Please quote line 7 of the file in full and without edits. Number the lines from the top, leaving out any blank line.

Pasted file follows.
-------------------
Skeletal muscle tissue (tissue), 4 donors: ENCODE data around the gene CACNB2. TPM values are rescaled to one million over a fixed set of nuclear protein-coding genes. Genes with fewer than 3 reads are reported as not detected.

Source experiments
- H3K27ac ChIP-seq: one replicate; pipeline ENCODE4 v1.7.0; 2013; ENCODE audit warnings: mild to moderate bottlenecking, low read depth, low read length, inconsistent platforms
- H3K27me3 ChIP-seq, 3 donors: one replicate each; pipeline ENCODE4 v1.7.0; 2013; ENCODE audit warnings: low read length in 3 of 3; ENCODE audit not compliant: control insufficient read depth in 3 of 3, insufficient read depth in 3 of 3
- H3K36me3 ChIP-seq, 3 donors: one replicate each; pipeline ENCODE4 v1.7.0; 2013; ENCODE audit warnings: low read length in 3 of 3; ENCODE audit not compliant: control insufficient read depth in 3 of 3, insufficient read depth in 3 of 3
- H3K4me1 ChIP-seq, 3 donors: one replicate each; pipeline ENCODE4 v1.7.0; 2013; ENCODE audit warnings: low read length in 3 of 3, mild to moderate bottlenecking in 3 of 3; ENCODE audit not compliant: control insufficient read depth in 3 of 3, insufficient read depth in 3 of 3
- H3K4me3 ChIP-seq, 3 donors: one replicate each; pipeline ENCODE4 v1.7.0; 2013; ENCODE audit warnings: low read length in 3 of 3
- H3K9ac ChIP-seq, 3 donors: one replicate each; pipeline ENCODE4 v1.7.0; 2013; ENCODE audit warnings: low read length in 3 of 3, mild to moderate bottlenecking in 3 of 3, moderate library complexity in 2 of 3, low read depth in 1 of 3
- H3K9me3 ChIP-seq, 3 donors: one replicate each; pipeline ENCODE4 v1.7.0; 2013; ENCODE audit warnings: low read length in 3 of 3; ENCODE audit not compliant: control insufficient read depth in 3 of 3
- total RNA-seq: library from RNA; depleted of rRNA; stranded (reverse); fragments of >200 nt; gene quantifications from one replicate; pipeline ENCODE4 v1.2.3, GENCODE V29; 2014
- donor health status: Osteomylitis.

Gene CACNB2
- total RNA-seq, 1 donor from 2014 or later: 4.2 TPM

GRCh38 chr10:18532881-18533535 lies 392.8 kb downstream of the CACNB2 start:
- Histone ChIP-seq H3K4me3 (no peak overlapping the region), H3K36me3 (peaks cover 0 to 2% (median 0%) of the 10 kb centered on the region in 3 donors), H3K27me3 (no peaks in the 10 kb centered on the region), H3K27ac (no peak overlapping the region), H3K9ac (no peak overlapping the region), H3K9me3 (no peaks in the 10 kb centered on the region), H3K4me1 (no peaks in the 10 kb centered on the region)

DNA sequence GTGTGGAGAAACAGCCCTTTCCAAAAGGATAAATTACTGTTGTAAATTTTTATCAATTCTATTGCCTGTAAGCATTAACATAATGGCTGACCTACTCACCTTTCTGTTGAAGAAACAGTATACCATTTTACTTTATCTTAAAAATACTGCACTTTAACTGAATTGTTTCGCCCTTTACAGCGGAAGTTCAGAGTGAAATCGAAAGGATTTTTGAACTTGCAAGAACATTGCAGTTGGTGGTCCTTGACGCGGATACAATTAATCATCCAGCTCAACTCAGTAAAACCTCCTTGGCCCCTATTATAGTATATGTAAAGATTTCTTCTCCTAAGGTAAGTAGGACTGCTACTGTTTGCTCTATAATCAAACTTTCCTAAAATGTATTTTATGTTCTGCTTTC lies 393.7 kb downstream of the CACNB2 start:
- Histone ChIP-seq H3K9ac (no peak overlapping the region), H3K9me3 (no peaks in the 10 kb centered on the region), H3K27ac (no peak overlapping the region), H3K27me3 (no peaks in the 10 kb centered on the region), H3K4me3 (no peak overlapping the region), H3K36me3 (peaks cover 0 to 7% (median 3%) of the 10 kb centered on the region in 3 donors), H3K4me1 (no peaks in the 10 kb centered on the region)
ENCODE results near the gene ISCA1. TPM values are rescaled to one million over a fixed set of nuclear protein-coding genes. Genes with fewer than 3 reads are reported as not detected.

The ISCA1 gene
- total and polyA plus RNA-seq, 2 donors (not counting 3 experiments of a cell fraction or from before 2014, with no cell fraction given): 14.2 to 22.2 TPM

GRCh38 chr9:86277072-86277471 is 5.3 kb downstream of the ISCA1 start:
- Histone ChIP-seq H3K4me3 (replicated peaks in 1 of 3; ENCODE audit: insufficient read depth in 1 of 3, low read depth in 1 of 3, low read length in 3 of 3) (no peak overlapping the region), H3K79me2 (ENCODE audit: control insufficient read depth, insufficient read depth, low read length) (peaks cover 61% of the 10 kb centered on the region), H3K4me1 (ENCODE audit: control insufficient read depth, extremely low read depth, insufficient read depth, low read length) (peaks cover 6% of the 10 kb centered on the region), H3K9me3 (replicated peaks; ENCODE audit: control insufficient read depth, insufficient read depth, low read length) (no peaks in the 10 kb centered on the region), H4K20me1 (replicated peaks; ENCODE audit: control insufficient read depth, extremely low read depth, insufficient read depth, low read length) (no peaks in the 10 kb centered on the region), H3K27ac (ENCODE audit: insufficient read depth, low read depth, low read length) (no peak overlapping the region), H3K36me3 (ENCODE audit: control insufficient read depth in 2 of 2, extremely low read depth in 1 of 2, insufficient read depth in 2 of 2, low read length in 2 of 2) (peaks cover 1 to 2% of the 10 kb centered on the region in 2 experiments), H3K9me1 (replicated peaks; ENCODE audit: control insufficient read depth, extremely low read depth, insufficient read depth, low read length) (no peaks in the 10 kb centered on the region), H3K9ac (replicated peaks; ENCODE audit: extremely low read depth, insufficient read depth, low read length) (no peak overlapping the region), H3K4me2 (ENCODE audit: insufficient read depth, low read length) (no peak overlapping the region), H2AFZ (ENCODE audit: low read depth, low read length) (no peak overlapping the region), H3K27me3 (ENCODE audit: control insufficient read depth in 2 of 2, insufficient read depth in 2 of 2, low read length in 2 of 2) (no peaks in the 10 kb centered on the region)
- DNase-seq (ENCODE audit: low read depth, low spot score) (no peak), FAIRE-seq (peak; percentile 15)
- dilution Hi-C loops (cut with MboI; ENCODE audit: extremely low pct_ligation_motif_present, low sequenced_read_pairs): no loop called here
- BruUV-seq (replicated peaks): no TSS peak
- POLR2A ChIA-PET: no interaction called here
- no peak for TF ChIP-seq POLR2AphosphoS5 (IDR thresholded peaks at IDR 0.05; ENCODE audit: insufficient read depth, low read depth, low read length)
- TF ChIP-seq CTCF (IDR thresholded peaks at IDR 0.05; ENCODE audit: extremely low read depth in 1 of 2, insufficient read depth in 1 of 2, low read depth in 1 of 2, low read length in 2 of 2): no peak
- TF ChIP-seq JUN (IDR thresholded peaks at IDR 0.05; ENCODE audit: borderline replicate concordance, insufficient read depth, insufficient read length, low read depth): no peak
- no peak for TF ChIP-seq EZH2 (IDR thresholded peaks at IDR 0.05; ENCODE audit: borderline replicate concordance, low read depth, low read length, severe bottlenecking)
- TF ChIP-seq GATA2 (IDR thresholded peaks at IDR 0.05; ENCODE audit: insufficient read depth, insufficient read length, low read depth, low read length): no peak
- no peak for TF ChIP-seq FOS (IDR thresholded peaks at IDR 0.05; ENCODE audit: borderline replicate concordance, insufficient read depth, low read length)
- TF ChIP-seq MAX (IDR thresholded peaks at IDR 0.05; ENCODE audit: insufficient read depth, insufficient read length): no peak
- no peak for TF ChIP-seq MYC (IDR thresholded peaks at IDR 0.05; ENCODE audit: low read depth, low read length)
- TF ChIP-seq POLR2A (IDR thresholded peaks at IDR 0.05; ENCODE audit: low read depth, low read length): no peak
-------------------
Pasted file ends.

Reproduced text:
- H3K4me3 ChIP-seq, 3 donors: one replicate each; pipeline ENCODE4 v1.7.0; 2013; ENCODE audit warnings: low read length in 3 of 3